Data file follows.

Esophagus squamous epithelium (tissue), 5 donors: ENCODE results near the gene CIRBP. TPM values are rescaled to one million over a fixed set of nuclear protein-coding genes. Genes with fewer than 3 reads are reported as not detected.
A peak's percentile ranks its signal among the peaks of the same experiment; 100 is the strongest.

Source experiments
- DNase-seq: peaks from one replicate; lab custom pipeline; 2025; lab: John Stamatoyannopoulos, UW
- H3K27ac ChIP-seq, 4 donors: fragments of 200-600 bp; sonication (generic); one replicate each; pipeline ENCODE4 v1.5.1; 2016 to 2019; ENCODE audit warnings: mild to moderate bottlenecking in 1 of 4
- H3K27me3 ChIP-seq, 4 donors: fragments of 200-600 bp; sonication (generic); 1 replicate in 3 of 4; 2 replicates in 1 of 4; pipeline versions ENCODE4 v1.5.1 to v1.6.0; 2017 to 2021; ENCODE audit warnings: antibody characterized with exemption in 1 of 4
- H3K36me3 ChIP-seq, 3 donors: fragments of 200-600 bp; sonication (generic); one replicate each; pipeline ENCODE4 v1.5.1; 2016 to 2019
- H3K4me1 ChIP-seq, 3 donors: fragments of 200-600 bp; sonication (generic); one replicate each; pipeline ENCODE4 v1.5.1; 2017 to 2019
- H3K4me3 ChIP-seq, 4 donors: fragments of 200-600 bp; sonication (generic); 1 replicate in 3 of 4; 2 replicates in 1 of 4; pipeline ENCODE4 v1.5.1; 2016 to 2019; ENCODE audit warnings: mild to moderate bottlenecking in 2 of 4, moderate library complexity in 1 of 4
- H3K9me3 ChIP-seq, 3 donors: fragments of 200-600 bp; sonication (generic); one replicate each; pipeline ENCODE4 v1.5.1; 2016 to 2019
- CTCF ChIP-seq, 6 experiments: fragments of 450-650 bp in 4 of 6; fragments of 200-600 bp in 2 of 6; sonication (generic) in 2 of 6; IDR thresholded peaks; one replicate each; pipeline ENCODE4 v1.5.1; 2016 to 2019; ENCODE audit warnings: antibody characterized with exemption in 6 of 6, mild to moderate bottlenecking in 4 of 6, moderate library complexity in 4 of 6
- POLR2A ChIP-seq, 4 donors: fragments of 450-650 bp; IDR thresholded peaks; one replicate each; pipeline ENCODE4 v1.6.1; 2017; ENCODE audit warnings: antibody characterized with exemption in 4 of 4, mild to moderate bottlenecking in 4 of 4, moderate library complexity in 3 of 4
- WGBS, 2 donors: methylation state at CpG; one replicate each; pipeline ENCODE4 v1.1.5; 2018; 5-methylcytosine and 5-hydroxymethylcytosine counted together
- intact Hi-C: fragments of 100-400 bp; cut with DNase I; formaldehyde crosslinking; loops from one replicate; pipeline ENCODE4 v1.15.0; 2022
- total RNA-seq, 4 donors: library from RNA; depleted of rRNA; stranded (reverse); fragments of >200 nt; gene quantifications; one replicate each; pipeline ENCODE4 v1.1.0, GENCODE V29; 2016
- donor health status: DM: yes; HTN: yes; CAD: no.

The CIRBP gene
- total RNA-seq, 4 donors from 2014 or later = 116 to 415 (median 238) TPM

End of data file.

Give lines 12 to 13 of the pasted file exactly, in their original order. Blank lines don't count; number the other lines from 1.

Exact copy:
- POLR2A ChIP-seq, 4 donors: fragments of 450-650 bp; IDR thresholded peaks; one replicate each; pipeline ENCODE4 v1.6.1; 2017; ENCODE audit warnings: antibody characterized with exemption in 4 of 4, mild to moderate bottlenecking in 4 of 4, moderate library complexity in 3 of 4
- WGBS, 2 donors: methylation state at CpG; one replicate each; pipeline ENCODE4 v1.1.5; 2018; 5-methylcytosine and 5-hydroxymethylcytosine counted together